Kaiser Health News reports from the Associated Press, that big players in the health industry are seeing the cost benefits of nabbing problems before they start. That hot lunch delivered to your door? Your health insurer might pick up the tab. The cleaning crew that fixed up your apartment while you recovered from a stroke? The hospital staff helped set that up.
Some insurers are paying for rides to fitness centers and checking in with customers to help ward off loneliness. Hospital networks are hiring more workers to visit people at home and learn about their lives, not just their illnesses.
The health care system is becoming more focused on keeping patients healthy instead of waiting to treat them once they become sick or wind up in the hospital. This isn’t a new concept, but it’s growing. Insurers are expanding what they pay for to confront rising costs, realizing that a person’s health depends mostly on what happens outside a doctor’s visit. Read More
The Department of Health & Human Services (HHS) finalized a new payment system for Medicare clinicians that will continue to reform how the health care system pays for care. The Medicare Access and CHIP Reauthorization Act of 2015 (MACRA) Quality Payment Program, which replaces the Sustainable Growth Rate (SGR), is designed to consolidate the SGR, Meaningful Use, and the Value Modifier into a single alternative payment system. According to the HHS press release, the Administration is building a system that delivers better care, one in which clinicians work together and have a full understanding of patients’ needs, Medicare pays for what works and spends taxpayer money more wisely, and patients are in the center of their care, resulting in a healthier country. Read More
Public and private payers can apply through June 1 to participate in a new medical home model that will build on the Comprehensive Primary Care model to help practices support patients with serious or chronic diseases, the Centers for Medicare & Medicaid Services announced today.
Under the CPC+ model, CMS will partner with insurers and Medicaid agencies in up to 20 regions and up to 5,000 practices to provide monthly care management fees based on beneficiary risk tiers. The model can accommodate up to 5,000 practices, 20,000 doctors and the 25 million people they serve. Read More
Medicare on Friday launches an experiment changing how it pays for hip and knee replacements in an effort to raise quality and lower costs. The idea is to follow patients more closely to smooth their recovery and head off unwanted complications that increase costs.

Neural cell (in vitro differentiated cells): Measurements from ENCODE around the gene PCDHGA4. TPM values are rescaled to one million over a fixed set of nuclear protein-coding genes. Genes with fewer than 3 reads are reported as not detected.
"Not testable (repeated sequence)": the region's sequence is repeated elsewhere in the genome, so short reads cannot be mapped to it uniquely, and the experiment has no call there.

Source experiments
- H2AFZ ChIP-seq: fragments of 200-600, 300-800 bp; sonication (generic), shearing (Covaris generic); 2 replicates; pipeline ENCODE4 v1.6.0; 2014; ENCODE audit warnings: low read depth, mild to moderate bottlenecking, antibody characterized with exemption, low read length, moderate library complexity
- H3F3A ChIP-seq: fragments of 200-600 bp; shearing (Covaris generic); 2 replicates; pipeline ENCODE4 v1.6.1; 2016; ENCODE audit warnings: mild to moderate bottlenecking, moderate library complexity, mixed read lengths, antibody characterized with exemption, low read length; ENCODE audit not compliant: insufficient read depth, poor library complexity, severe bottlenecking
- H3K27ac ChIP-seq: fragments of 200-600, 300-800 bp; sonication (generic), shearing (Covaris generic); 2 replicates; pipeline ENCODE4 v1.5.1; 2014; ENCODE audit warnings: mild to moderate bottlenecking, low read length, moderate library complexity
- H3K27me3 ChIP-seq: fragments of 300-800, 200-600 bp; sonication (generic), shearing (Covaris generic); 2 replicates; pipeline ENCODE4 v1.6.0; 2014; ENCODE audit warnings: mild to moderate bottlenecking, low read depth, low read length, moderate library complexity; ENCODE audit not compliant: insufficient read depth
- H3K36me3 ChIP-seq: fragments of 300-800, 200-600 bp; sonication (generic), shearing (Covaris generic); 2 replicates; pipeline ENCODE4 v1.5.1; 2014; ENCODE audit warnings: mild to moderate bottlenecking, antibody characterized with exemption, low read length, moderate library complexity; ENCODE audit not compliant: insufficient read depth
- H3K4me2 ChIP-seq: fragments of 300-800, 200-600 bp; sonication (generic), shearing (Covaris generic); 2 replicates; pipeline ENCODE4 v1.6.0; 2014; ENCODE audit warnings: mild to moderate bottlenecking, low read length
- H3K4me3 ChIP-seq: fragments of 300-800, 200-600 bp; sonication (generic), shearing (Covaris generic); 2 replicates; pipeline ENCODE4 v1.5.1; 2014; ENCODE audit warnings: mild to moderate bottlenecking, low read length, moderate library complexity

Hip and knee replacements are the most common inpatient surgery for beneficiaries, and Medicare will be using financial rewards and penalties to foster coordination among hospitals, doctors, and rehab centers. Traditional payment for such surgeries has been by tying payment to the volume of procedures. Medicare says that Comprehensive Care for Joint Replacement Model tests bundled payment and quality measurement for an episode of care associated with hip and knee replacements to encourage hospitals, physicians, and post-acute care providers to work together to improve the quality and coordination of care from the initial hospitalization through recovery. Read More
According to a story released by Kaiser Health News, the Government Accounting Office (GAO) has found that Medicare’s quality incentive program for hospitals, which provides bonuses and penalties based on performance, has not led to demonstrated improvements in its first three years.
GAO's analysis found no apparent shift in existing trends in hospitals' performance on the quality measures included in the HVBP program during the program's initial years. However, shifts in quality trends could emerge in the future as the HVBP program continues to evolve. For example, new quality measures will be added, and the weight placed on clinical process measures—on which hospitals had little room for improvement—will be substantially reduced. Read More